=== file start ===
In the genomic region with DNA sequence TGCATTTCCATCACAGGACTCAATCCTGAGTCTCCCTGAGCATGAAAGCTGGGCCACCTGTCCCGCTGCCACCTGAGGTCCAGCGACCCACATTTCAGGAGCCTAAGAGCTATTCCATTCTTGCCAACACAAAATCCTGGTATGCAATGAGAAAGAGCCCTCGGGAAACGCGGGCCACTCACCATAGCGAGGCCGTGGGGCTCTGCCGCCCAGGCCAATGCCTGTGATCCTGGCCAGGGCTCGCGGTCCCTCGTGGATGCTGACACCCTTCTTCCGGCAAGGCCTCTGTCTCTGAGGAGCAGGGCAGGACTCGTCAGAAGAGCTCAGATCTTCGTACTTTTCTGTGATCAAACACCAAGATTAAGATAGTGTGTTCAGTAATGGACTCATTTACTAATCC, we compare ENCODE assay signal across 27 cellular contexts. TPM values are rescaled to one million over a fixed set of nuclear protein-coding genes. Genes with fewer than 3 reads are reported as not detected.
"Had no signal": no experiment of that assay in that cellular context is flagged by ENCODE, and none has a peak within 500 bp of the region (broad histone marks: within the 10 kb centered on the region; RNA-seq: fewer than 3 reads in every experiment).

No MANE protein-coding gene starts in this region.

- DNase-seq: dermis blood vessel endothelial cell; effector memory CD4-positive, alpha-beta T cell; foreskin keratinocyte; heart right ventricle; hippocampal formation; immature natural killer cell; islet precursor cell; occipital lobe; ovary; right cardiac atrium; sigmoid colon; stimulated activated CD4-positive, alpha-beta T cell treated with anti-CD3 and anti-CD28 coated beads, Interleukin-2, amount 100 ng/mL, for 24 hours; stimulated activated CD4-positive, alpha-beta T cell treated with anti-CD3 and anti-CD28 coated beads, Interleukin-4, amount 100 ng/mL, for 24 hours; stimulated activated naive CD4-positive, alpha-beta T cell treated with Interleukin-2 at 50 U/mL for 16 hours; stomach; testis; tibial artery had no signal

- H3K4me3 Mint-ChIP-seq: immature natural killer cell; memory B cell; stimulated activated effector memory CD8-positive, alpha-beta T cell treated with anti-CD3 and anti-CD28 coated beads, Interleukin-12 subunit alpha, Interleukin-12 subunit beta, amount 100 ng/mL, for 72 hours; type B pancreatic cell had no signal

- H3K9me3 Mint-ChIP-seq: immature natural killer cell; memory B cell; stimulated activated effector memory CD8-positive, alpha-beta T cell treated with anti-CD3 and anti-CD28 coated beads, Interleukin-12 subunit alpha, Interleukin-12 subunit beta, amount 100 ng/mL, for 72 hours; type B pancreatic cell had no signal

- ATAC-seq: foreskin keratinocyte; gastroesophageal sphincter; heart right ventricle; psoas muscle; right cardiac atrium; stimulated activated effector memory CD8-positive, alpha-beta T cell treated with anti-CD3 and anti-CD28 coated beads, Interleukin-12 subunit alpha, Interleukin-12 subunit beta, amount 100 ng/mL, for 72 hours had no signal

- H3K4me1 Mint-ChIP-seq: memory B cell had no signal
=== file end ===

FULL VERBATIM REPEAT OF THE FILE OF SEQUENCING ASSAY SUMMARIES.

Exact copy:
In the genomic region with DNA sequence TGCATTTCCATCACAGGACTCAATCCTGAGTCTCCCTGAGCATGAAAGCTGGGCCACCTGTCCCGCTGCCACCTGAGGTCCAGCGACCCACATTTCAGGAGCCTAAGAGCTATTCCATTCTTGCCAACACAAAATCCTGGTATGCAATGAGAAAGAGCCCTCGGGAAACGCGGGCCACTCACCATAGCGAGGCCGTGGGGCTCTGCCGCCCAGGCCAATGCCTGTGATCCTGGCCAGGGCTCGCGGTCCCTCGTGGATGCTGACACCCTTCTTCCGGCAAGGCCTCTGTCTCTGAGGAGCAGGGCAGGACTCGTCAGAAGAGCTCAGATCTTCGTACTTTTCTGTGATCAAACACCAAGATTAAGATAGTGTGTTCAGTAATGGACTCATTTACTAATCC, we compare ENCODE assay signal across 27 cellular contexts. TPM values are rescaled to one million over a fixed set of nuclear protein-coding genes. Genes with fewer than 3 reads are reported as not detected.
"Had no signal": no experiment of that assay in that cellular context is flagged by ENCODE, and none has a peak within 500 bp of the region (broad histone marks: within the 10 kb centered on the region; RNA-seq: fewer than 3 reads in every experiment).

No MANE protein-coding gene starts in this region.

- DNase-seq: dermis blood vessel endothelial cell; effector memory CD4-positive, alpha-beta T cell; foreskin keratinocyte; heart right ventricle; hippocampal formation; immature natural killer cell; islet precursor cell; occipital lobe; ovary; right cardiac atrium; sigmoid colon; stimulated activated CD4-positive, alpha-beta T cell treated with anti-CD3 and anti-CD28 coated beads, Interleukin-2, amount 100 ng/mL, for 24 hours; stimulated activated CD4-positive, alpha-beta T cell treated with anti-CD3 and anti-CD28 coated beads, Interleukin-4, amount 100 ng/mL, for 24 hours; stimulated activated naive CD4-positive, alpha-beta T cell treated with Interleukin-2 at 50 U/mL for 16 hours; stomach; testis; tibial artery had no signal

- H3K4me3 Mint-ChIP-seq: immature natural killer cell; memory B cell; stimulated activated effector memory CD8-positive, alpha-beta T cell treated with anti-CD3 and anti-CD28 coated beads, Interleukin-12 subunit alpha, Interleukin-12 subunit beta, amount 100 ng/mL, for 72 hours; type B pancreatic cell had no signal

- H3K9me3 Mint-ChIP-seq: immature natural killer cell; memory B cell; stimulated activated effector memory CD8-positive, alpha-beta T cell treated with anti-CD3 and anti-CD28 coated beads, Interleukin-12 subunit alpha, Interleukin-12 subunit beta, amount 100 ng/mL, for 72 hours; type B pancreatic cell had no signal

- ATAC-seq: foreskin keratinocyte; gastroesophageal sphincter; heart right ventricle; psoas muscle; right cardiac atrium; stimulated activated effector memory CD8-positive, alpha-beta T cell treated with anti-CD3 and anti-CD28 coated beads, Interleukin-12 subunit alpha, Interleukin-12 subunit beta, amount 100 ng/mL, for 72 hours had no signal

- H3K4me1 Mint-ChIP-seq: memory B cell had no signal